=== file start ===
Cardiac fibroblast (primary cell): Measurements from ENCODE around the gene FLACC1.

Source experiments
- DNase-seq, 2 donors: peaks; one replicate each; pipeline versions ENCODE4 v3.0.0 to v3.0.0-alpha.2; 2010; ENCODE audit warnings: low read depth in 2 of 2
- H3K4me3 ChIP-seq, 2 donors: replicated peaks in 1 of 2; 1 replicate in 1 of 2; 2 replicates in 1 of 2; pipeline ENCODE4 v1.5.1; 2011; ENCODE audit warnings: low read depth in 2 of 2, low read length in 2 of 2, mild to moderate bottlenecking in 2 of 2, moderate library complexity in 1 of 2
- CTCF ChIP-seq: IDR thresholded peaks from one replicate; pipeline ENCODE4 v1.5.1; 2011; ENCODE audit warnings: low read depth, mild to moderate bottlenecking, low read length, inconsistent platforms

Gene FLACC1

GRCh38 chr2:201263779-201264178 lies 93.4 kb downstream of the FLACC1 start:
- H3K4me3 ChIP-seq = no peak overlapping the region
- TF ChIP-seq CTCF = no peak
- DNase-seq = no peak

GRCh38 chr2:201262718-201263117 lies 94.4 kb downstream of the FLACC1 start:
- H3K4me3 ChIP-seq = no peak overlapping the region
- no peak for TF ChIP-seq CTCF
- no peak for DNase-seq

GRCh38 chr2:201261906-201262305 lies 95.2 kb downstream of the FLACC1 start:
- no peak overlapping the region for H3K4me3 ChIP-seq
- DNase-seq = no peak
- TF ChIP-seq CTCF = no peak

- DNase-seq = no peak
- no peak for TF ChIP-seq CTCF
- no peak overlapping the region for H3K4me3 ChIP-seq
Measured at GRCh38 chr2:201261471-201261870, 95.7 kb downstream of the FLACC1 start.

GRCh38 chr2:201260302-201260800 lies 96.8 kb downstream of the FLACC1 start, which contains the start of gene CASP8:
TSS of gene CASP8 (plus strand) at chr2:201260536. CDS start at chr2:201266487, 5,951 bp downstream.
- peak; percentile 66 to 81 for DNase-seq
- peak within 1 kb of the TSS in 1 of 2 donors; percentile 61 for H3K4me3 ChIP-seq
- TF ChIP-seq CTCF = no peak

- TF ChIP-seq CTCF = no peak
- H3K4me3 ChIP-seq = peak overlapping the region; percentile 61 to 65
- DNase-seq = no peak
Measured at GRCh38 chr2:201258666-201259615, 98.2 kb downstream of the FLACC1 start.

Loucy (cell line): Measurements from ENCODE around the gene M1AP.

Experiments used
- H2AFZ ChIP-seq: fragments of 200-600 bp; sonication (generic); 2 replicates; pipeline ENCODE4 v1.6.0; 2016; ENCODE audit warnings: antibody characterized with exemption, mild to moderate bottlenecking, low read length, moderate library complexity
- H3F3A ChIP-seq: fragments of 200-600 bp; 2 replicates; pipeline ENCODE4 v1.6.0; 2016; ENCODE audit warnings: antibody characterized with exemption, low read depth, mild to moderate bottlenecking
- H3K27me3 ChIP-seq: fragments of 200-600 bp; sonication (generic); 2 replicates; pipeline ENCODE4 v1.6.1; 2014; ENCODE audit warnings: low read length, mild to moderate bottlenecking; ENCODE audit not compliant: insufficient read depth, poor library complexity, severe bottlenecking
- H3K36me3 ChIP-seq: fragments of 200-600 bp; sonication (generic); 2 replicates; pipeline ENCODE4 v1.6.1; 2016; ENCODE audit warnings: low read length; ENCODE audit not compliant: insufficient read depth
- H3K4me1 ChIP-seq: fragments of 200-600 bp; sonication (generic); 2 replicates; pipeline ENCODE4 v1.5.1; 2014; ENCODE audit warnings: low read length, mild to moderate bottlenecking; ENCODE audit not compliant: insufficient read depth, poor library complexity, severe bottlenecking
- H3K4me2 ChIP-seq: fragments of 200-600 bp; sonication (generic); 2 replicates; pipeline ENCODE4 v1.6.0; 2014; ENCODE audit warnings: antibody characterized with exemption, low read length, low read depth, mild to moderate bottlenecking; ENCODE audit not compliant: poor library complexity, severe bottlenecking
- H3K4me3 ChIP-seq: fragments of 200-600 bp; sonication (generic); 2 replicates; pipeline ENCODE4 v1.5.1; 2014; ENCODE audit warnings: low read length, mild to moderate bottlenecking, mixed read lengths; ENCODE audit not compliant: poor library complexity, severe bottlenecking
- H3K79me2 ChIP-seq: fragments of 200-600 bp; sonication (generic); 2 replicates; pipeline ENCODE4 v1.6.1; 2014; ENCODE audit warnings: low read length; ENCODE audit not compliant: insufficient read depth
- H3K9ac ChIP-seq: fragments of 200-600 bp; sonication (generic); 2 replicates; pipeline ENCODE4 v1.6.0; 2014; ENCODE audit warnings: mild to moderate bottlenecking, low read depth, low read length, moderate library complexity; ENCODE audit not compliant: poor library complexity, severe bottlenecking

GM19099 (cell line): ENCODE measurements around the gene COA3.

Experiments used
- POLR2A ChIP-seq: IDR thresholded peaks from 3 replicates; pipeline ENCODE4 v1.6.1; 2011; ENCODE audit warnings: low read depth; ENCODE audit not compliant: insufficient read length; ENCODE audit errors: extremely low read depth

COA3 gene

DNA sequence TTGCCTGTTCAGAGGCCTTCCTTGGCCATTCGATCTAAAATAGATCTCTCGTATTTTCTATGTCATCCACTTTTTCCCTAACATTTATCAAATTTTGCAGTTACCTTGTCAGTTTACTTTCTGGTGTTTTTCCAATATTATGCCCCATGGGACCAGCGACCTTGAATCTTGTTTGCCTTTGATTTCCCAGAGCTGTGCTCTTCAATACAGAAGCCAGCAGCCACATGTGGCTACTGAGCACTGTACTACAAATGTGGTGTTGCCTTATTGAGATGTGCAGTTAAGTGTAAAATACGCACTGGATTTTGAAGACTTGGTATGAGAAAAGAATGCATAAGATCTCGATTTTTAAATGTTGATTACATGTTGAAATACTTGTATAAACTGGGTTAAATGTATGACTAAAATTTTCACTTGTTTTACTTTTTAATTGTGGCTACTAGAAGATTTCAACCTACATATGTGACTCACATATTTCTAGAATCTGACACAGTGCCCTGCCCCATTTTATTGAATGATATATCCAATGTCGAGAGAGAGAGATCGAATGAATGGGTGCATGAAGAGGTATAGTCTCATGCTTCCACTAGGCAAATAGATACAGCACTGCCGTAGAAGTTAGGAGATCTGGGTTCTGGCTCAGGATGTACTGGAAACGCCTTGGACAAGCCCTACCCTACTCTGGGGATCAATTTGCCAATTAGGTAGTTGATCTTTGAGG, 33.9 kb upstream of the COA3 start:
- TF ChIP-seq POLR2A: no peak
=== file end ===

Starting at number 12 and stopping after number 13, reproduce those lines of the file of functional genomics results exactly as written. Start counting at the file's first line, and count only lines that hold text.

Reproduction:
- H3K4me3 ChIP-seq = no peak overlapping the region
- no peak for TF ChIP-seq CTCF